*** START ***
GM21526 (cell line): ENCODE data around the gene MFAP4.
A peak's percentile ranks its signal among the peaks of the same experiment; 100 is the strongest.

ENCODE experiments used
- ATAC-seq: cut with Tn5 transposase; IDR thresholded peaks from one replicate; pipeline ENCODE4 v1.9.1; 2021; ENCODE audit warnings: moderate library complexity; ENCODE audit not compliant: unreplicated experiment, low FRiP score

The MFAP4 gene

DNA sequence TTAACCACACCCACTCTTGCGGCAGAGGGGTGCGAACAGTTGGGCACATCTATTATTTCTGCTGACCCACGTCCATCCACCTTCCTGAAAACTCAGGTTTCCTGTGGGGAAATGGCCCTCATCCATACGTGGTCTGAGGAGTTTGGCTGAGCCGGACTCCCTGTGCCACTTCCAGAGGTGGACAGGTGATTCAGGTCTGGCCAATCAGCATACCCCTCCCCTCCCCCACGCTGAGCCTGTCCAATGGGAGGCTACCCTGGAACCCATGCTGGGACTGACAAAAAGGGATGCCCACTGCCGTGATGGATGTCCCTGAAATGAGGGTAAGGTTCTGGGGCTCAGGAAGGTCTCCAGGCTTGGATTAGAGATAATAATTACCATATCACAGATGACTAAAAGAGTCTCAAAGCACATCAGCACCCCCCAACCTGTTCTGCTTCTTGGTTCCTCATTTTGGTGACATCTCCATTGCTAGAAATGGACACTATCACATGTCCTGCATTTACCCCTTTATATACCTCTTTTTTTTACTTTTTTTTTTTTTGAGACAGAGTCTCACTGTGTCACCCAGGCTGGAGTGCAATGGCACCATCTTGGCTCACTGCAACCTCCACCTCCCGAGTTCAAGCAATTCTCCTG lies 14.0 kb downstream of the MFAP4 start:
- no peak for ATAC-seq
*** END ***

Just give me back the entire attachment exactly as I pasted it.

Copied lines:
GM21526 (cell line): ENCODE data around the gene MFAP4.
A peak's percentile ranks its signal among the peaks of the same experiment; 100 is the strongest.

ENCODE experiments used
- ATAC-seq: cut with Tn5 transposase; IDR thresholded peaks from one replicate; pipeline ENCODE4 v1.9.1; 2021; ENCODE audit warnings: moderate library complexity; ENCODE audit not compliant: unreplicated experiment, low FRiP score

The MFAP4 gene

DNA sequence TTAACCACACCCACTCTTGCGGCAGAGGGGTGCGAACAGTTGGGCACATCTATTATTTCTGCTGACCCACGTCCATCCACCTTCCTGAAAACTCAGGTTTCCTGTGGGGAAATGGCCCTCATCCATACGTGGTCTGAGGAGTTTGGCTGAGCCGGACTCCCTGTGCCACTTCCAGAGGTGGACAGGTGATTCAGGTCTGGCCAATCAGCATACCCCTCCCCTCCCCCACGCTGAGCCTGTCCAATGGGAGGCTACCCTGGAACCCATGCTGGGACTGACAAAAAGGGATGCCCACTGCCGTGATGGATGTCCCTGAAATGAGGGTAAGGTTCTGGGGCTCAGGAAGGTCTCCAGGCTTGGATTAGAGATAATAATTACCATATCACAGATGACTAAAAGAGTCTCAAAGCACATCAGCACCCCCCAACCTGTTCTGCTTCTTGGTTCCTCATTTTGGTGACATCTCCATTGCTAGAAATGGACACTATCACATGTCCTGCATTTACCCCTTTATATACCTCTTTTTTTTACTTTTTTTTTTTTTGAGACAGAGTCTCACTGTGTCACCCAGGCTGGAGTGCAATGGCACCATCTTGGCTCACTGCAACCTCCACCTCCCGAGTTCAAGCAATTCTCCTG lies 14.0 kb downstream of the MFAP4 start:
- no peak for ATAC-seq